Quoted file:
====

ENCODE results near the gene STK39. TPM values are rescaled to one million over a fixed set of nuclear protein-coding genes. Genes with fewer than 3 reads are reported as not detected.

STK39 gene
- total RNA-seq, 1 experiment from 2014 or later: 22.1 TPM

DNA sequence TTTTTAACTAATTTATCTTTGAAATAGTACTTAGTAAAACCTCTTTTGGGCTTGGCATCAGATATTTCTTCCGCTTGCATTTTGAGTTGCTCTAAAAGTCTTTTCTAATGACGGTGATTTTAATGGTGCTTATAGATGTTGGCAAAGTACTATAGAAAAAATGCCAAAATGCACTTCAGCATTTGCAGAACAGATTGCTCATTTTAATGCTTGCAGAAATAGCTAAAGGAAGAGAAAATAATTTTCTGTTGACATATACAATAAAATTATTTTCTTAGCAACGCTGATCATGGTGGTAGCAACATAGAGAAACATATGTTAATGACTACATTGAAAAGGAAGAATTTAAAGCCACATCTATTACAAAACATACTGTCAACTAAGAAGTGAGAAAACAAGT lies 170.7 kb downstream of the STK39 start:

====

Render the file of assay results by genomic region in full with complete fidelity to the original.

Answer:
ENCODE results near the gene STK39. TPM values are rescaled to one million over a fixed set of nuclear protein-coding genes. Genes with fewer than 3 reads are reported as not detected.

STK39 gene
- total RNA-seq, 1 experiment from 2014 or later: 22.1 TPM

DNA sequence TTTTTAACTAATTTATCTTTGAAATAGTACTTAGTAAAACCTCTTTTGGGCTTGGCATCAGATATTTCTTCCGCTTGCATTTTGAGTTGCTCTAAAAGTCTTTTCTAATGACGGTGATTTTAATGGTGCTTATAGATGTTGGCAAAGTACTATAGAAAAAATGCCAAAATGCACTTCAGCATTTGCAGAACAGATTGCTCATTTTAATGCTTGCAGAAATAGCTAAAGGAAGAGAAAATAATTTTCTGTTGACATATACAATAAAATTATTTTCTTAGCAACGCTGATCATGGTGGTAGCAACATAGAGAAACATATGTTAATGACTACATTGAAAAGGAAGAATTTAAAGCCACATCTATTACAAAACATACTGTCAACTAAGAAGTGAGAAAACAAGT lies 170.7 kb downstream of the STK39 start: